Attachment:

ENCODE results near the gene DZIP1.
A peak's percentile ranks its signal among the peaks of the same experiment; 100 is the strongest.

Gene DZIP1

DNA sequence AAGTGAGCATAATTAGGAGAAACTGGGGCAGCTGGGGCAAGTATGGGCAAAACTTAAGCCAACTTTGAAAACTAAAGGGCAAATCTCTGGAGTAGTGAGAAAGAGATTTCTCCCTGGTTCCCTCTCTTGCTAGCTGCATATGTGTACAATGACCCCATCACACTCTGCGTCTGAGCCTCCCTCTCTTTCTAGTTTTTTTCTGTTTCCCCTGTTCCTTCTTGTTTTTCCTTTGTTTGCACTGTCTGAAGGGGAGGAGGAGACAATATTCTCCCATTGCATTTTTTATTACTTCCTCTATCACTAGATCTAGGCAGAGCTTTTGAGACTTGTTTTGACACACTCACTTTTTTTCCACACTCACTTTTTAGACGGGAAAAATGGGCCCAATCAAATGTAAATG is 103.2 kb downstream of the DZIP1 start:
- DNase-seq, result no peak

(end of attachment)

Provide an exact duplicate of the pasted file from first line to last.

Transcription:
ENCODE results near the gene DZIP1.
A peak's percentile ranks its signal among the peaks of the same experiment; 100 is the strongest.

Gene DZIP1

DNA sequence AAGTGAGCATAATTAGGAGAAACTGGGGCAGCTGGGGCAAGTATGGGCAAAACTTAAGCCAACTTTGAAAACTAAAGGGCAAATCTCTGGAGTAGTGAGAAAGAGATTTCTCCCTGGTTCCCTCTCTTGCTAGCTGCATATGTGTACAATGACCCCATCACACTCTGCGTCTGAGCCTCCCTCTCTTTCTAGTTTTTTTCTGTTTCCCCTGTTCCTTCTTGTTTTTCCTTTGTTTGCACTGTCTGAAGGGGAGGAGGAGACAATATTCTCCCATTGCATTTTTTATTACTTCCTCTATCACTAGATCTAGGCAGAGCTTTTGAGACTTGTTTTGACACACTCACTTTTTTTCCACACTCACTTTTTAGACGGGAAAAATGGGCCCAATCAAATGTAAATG is 103.2 kb downstream of the DZIP1 start:
- DNase-seq, result no peak